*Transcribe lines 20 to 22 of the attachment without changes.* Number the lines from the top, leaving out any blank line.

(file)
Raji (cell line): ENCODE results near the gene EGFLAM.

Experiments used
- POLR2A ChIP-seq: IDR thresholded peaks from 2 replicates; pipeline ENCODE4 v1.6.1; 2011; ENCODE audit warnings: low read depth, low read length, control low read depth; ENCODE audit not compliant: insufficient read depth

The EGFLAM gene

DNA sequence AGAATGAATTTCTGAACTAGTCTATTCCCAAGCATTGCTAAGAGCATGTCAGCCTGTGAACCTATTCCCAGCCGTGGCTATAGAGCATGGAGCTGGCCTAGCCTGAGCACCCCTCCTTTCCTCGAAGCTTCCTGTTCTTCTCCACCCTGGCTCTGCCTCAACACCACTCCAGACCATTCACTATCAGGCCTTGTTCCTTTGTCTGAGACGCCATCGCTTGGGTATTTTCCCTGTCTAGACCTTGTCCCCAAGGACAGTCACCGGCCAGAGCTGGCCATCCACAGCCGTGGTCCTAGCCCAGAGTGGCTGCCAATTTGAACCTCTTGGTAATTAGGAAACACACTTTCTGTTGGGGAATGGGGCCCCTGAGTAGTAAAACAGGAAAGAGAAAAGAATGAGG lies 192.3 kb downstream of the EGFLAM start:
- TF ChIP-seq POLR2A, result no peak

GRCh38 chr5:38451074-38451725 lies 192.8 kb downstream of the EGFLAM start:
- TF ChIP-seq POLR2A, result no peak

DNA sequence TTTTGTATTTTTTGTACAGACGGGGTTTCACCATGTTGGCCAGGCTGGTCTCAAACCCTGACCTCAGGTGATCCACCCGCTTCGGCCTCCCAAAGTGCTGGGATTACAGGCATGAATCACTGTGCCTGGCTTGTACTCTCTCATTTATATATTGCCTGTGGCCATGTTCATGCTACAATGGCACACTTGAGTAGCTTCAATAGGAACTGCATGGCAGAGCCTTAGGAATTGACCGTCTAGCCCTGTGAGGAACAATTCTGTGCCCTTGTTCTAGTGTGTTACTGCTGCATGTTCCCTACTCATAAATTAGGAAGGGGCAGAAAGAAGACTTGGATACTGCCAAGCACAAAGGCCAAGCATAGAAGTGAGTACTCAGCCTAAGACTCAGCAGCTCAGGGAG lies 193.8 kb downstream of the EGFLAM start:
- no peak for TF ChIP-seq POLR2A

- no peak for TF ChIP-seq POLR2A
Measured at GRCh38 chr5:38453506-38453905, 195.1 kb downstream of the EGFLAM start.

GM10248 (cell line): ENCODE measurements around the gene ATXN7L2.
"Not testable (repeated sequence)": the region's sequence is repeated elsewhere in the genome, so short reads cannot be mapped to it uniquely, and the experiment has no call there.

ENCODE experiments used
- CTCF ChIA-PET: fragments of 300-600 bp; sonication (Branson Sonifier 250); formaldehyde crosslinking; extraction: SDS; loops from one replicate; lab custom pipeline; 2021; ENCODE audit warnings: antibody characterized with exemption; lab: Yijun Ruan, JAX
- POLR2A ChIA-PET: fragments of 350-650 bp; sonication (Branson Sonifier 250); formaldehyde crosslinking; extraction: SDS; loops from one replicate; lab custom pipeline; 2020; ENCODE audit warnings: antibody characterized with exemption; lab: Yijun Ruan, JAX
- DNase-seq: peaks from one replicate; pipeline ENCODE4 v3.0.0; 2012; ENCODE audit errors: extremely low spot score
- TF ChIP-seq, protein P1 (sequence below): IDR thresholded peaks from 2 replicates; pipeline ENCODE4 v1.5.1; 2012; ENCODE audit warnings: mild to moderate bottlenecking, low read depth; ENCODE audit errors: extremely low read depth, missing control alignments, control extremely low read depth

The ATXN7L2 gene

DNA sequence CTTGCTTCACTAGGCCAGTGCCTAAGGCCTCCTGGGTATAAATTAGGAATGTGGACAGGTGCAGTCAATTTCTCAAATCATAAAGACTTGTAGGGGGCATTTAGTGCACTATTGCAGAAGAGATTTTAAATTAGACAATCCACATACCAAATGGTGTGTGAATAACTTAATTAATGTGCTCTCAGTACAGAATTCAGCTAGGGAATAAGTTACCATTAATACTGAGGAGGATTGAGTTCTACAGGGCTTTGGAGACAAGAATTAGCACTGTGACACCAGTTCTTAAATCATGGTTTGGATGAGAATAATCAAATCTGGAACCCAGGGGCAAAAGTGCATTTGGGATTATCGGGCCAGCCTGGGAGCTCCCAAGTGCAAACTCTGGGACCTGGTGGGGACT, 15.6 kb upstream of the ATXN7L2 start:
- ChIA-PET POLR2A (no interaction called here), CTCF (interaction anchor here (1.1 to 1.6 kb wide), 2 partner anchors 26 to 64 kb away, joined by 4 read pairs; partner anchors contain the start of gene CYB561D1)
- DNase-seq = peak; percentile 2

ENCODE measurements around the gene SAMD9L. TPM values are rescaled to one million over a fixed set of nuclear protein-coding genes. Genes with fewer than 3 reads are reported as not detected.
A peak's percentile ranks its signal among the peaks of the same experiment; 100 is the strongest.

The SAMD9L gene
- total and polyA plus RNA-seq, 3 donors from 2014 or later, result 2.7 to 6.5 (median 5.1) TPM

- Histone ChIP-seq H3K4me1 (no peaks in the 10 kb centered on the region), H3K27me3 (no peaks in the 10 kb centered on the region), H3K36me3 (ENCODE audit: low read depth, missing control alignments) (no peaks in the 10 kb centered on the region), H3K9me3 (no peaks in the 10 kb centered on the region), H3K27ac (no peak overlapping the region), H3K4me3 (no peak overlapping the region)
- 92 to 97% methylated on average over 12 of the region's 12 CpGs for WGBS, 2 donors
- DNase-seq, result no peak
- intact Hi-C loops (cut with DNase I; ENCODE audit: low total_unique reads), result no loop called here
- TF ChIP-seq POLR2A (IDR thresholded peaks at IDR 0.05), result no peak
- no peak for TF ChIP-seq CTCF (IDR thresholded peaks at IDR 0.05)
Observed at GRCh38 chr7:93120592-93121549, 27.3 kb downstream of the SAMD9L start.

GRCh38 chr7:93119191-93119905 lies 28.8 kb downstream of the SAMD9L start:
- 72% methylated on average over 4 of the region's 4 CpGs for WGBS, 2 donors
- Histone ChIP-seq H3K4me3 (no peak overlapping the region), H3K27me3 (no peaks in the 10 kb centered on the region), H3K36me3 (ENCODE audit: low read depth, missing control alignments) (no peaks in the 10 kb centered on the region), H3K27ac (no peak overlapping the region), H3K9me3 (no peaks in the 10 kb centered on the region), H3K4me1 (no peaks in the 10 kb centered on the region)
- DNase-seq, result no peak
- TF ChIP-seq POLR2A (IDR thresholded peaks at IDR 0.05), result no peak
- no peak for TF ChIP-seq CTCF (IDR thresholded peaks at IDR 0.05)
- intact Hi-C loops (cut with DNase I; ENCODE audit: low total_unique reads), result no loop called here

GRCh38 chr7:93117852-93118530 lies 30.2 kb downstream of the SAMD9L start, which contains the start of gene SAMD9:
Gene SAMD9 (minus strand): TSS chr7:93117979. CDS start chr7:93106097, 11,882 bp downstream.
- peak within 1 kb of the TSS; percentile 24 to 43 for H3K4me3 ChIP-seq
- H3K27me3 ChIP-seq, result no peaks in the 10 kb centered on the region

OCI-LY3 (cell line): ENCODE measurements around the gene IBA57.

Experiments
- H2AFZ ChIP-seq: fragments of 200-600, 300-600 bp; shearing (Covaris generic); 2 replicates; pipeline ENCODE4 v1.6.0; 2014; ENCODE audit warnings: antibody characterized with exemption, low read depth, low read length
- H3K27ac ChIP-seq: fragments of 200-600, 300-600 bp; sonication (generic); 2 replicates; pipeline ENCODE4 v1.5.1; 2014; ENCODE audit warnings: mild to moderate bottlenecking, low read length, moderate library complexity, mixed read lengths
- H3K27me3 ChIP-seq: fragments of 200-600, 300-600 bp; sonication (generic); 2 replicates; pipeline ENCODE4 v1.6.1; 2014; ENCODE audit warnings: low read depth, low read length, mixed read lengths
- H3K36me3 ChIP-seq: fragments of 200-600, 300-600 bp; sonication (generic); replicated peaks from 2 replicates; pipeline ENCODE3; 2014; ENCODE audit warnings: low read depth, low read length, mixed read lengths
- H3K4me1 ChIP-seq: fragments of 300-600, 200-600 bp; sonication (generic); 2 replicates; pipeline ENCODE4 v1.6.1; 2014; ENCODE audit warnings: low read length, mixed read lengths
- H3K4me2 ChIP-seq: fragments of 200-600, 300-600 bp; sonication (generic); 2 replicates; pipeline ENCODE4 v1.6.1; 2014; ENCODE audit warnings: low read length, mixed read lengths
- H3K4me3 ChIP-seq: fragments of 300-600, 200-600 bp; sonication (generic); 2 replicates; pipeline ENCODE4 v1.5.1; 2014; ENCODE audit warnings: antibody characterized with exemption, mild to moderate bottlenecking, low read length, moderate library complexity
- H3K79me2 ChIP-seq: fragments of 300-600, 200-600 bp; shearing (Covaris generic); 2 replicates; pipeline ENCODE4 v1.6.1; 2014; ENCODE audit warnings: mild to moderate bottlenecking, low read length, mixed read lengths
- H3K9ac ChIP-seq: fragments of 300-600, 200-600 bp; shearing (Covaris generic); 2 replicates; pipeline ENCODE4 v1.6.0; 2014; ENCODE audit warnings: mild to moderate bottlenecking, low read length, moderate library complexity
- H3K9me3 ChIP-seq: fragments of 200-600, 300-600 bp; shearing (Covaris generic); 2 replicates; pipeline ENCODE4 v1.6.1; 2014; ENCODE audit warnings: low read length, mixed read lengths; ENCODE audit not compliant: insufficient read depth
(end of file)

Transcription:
The ATXN7L2 gene

DNA sequence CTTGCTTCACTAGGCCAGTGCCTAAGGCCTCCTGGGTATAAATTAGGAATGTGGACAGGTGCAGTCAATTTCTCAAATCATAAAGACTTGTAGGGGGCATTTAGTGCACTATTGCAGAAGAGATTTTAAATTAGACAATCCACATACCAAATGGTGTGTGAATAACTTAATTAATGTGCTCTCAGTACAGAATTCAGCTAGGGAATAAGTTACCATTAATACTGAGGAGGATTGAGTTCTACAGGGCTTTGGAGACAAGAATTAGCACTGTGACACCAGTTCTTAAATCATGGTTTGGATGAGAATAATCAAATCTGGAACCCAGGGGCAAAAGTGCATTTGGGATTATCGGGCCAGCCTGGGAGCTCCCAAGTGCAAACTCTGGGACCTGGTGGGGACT, 15.6 kb upstream of the ATXN7L2 start:
- ChIA-PET POLR2A (no interaction called here), CTCF (interaction anchor here (1.1 to 1.6 kb wide), 2 partner anchors 26 to 64 kb away, joined by 4 read pairs; partner anchors contain the start of gene CYB561D1)